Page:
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Current perspectives on deep brain stimulation for severe neurological and psychiatric disorders

Authors Kocabicak E, Temel Y, Höllig A, Falkenburger B, Tan S

Received 27 August 2014

Accepted for publication 5 December 2014

Published 9 April 2015 Volume 2015:11 Pages 1051—1066

DOI https://doi.org/10.2147/NDT.S46583

Checked for plagiarism Yes

Review by Single-blind

Peer reviewer comments 2

Editor who approved publication: Dr Roger Pinder

Ersoy Kocabicak,1–3 Yasin Temel,1,2 Anke Höllig,4 Björn Falkenburger,5 Sonny KH Tan2,4

1Department of Neurosurgery, Maastricht University Medical Centre, 2Department of Neuroscience, Maastricht University, Maastricht, the Netherlands; 3Department of Neurosurgery, Ondokuz Mayis University, Samsun, Turkey; 4Department of Neurosurgery, 5Department of Neurology, RWTH Aachen University, Aachen, Germany

Abstract: Deep brain stimulation (DBS) has become a well-accepted therapy to treat movement disorders, including Parkinson’s disease, essential tremor, and dystonia. Long-term follow-up studies have demonstrated sustained improvement in motor symptoms and quality of life. DBS offers the opportunity to selectively modulate the targeted brain regions and related networks. Moreover, stimulation can be adjusted according to individual patients’ demands, and stimulation is reversible. This has led to the introduction of DBS as a treatment for further neurological and psychiatric disorders and many clinical studies investigating the efficacy of stimulating various brain regions in order to alleviate severe neurological or psychiatric disorders including epilepsy, major depression, and obsessive–compulsive disorder. In this review, we provide an overview of accepted and experimental indications for DBS therapy and the corresponding anatomical targets.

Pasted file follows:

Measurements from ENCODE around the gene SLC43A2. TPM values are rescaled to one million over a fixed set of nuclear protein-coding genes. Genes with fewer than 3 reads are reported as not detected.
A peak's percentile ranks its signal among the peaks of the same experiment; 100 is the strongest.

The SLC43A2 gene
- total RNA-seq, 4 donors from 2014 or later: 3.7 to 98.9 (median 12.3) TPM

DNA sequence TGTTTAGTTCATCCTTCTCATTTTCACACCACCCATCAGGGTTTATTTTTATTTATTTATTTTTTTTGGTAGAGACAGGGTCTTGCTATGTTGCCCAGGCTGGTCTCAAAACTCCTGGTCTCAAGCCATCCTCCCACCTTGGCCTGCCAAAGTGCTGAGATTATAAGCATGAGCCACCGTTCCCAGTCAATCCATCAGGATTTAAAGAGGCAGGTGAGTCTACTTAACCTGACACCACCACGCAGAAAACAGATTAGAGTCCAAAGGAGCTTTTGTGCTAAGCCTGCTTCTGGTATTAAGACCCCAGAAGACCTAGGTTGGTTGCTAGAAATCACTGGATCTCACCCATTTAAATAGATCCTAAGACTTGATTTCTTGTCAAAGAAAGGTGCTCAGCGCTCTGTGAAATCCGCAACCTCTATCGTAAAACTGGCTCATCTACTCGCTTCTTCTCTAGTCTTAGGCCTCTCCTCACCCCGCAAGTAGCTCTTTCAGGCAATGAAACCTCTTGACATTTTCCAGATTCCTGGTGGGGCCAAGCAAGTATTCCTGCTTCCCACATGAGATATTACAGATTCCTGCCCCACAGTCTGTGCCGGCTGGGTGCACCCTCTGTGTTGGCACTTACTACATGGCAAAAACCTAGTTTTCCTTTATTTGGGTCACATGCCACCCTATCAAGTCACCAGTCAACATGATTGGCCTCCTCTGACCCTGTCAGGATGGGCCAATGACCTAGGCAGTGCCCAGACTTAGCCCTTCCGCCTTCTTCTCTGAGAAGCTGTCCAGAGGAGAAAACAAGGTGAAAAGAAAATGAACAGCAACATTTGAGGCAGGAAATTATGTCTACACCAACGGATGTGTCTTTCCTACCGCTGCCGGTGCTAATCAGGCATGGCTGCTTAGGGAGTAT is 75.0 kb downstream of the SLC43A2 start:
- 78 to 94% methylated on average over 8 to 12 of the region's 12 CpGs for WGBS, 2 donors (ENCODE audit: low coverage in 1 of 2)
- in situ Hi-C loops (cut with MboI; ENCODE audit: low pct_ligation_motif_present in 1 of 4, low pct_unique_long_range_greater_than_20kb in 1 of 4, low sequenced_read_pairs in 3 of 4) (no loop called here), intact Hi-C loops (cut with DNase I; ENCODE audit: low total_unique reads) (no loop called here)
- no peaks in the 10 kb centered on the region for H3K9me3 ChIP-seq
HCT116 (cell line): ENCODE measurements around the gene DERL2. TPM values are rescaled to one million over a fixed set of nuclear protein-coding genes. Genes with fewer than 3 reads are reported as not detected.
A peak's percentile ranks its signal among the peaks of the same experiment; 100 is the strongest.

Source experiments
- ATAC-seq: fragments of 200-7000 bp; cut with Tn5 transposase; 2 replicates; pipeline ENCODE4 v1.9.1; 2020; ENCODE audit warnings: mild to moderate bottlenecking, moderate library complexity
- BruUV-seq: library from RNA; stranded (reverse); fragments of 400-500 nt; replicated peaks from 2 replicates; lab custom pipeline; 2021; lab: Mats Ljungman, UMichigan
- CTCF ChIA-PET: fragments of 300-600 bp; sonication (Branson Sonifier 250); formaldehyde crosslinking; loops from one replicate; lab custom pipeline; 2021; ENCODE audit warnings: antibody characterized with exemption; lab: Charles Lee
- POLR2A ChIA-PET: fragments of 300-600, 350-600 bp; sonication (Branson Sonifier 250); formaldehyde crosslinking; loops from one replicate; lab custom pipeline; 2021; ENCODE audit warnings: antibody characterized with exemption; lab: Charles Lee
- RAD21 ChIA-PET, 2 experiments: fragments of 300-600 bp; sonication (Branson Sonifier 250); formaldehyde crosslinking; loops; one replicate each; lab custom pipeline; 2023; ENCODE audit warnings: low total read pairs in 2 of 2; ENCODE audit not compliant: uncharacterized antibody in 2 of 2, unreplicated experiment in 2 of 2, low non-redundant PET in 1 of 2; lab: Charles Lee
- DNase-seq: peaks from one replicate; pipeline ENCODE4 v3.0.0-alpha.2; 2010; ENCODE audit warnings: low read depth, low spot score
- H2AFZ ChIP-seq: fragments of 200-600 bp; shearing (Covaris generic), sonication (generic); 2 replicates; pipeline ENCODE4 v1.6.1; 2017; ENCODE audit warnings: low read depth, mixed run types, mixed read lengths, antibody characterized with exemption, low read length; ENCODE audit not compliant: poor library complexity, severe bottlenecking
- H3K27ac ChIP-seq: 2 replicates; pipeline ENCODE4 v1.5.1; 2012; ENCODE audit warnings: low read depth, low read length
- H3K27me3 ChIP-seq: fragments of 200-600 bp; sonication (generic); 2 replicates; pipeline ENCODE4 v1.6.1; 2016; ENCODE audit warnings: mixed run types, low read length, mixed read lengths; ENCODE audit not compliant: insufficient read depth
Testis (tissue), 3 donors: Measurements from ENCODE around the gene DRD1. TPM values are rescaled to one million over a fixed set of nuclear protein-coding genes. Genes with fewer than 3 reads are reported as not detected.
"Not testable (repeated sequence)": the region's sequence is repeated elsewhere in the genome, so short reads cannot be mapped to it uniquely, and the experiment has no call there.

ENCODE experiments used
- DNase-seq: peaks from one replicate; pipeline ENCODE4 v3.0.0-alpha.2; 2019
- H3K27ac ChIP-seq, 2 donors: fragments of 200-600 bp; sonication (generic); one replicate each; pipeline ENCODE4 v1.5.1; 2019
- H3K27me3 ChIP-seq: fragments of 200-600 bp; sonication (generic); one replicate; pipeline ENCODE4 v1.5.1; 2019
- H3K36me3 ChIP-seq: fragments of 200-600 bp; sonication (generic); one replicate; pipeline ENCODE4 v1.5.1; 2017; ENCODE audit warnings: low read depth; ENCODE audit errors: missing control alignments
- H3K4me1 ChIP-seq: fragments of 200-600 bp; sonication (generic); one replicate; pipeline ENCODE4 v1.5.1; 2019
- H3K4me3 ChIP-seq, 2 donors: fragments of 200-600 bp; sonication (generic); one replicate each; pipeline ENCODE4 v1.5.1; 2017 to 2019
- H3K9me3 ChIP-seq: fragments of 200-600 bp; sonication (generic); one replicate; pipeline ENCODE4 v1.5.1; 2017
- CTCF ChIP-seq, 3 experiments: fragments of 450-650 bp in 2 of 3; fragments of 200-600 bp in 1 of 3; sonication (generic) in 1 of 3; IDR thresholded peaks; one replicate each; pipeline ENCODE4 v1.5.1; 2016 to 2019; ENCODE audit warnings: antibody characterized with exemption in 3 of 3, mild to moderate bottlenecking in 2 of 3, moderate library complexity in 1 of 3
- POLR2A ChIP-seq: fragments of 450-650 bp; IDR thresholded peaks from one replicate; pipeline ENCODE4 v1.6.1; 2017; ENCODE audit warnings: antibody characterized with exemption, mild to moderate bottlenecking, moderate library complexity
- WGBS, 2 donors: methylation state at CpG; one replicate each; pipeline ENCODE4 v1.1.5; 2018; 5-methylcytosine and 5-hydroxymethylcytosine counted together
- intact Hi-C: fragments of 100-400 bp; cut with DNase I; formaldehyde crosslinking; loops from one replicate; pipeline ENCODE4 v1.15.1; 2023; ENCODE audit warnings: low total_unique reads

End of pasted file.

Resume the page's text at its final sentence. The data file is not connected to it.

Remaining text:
Keywords: deep brain stimulation, movement disorders, neurological disorders, psychiatric disorders, Parkinson’s disease

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